£225 million of unwanted gifts will be returned this year: and time is running out to return those unloved Christmas presents, warn industry experts.
Don’t want that second juicer or Coldplay CD? This week many of us will be returning those unwanted Christmas gifts. Thousands of last-minute Christmas gifts purchased online are about to become unreturnable after tomorrow’s 14 day intenernet ‘cooling off’ period; and the International courier price comparison site ParcelHero has christened tomorrow ‘National Returns Day’, as January 6th is the day when returns reach their peak.
£225 million worth of unwanted gifts will be sent back in the UK alone this year. In the period after Christmas returns jump by 81% compared to their normal levels. Clothing items are the most returned (14.5% of purchases) and jewellery second at 11.8 %. And more and more of us are increasingly happy to send back items. 65% of consumers are expecting to return items bought online this year, compared to 51% just three years ago.
ParcelHero Head of Customer Research, David Jinks MILT, says: ‘Astonishingly, high-street stores don’t have to accept returns unless an item is faulty. But there are different rules for online purchases, which are covered by the Consumer Contracts Regulations. Many shoppers are now aware that they have additional rights if they buy their items online, and they are making full use of their powers.’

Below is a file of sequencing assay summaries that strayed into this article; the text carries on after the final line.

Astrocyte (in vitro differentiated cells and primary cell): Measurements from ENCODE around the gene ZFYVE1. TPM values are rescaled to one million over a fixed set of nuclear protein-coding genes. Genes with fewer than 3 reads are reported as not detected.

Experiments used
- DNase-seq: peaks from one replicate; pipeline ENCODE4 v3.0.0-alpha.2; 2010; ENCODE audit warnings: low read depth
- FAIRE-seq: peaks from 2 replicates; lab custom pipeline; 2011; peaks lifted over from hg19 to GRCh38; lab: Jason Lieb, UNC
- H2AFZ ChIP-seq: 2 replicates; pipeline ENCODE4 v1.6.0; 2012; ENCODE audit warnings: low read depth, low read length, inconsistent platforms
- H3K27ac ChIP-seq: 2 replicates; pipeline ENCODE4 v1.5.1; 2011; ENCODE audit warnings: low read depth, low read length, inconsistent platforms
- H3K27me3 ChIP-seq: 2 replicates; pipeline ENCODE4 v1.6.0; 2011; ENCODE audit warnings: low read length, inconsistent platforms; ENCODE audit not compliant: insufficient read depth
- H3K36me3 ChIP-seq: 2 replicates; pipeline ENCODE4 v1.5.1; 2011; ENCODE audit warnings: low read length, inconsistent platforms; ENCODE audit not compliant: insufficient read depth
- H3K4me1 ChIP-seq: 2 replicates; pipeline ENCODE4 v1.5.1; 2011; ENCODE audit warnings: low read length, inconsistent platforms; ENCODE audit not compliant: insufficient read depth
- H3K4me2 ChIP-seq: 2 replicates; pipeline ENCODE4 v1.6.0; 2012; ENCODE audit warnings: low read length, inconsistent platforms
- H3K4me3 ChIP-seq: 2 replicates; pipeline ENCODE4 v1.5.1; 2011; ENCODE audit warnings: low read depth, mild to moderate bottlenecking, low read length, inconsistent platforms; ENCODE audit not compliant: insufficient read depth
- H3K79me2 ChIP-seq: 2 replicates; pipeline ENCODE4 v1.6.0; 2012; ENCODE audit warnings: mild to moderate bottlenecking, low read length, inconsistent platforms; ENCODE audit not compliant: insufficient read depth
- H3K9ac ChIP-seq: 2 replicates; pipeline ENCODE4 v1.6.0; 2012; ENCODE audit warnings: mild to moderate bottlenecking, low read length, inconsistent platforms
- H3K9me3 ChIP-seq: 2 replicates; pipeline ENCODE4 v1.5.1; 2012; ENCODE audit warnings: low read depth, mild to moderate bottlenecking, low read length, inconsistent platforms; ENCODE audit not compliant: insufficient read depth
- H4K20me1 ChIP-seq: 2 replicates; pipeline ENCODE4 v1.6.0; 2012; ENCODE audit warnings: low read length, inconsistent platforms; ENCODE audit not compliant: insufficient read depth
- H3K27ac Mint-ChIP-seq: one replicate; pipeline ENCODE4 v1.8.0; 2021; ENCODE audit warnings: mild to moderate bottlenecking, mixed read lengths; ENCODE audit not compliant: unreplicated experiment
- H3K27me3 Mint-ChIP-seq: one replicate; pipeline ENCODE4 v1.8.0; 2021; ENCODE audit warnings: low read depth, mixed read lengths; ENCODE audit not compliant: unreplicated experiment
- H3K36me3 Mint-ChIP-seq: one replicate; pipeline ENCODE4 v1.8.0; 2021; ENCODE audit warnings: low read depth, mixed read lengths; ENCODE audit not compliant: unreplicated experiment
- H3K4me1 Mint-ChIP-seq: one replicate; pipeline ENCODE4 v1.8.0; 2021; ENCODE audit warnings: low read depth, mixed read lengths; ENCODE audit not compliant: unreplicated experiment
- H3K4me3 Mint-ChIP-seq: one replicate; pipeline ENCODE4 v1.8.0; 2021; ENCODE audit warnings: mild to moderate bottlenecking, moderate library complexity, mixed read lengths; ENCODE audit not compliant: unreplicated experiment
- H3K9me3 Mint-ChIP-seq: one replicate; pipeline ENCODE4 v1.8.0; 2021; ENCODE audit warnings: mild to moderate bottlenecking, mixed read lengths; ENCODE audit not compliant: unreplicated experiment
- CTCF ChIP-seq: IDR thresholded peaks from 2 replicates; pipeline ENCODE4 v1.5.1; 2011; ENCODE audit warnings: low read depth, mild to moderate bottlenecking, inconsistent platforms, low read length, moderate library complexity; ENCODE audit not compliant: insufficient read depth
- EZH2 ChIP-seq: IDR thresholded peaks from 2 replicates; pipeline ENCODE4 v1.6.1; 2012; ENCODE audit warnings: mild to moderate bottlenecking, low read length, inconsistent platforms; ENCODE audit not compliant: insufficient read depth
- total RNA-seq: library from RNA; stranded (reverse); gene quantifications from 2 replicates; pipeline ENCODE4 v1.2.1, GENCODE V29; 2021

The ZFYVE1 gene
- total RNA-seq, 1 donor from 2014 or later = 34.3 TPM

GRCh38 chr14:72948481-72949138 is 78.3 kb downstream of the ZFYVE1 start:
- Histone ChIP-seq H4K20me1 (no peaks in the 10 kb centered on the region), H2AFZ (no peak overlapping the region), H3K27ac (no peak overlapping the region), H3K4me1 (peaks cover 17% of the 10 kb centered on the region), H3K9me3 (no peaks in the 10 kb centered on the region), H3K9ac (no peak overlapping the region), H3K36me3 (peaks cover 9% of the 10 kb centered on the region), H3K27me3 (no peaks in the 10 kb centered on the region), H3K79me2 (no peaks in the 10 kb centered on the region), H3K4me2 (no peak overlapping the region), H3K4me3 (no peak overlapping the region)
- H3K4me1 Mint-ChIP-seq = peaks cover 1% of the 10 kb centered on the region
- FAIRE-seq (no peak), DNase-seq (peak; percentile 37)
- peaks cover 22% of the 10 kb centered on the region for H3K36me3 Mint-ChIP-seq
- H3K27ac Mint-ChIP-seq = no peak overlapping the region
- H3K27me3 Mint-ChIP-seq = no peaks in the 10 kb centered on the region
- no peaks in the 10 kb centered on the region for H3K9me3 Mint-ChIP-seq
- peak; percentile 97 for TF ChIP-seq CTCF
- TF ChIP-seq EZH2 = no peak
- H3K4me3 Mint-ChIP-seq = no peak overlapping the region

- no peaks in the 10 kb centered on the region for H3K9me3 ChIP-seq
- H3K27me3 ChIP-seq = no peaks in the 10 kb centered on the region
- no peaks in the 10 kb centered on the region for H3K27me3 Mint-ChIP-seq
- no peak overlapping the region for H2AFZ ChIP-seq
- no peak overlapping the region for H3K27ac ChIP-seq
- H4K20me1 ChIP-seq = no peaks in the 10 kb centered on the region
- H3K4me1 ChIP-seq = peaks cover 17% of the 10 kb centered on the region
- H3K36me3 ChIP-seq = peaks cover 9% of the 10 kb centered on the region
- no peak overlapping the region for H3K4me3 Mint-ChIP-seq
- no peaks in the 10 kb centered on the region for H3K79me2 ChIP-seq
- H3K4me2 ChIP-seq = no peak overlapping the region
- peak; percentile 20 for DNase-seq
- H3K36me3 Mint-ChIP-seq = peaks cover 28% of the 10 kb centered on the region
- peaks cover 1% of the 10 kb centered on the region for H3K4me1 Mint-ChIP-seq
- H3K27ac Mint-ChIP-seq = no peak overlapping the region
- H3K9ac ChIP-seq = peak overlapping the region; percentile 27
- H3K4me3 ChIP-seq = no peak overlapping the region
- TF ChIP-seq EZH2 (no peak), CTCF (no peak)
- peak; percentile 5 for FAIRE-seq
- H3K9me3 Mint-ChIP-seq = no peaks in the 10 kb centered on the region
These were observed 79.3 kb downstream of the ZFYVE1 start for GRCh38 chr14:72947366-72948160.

Explains David: ‘People purchasing items on the internet have a 14 day ‘cool off’ cancelation period – that period is nearly up, so customers must check their invoices and act fast.’
However, there are notable exceptions this year. A number of retailers are more lenient over the festive period. M&S are accepting returns on items bought after 14th September until 16 January, while BHS will return items purchased from 1st of October to up to 31st of January, for example. And Amazon.co.uk says it has extended its 30 day returns period so any items bought up until 31 December can be returned until 31 January.
Some items can’t be returned however, including perishables such as food and drink, as well as items such as personalised gifts, and DVDs, music, ear-rings and computer software with their seals broken. It’s also best to retain all original packaging, particularly if returning to a store. Perhaps the most fraught area of Christmas goods is unwanted gifts. To return these items you will need proof of purchase and the date ordered. If it was bought online you might need to ask he person who bought it to return it, to receive the benefit of the extra protections given to online consumers.
David says: ‘Obviously it’s tricky to confess to relatives and loved ones that you would like to return their gift, but in the long run it’s better than having to wear that terrible sweater every time they visit. In the past we might have just stuck a rubbish present in a cupboard under the stairs, or try to flog it on eBay, but with more gifts being bought online every year, people are taking advantage of the cooling off period and how easy it is to send stuff back.’
Concludes David: ‘Hopefully your retailer will have included a free returns label. However, if you are responsible for your own returned goods mailing, online couriers such as ParcelHero will organise a pick-up service from your house to the retailer – eliminating the need for long Post Office queues’.
Discover more about leading retailers’ final Christmas returns deadlines on the ParcelHero website.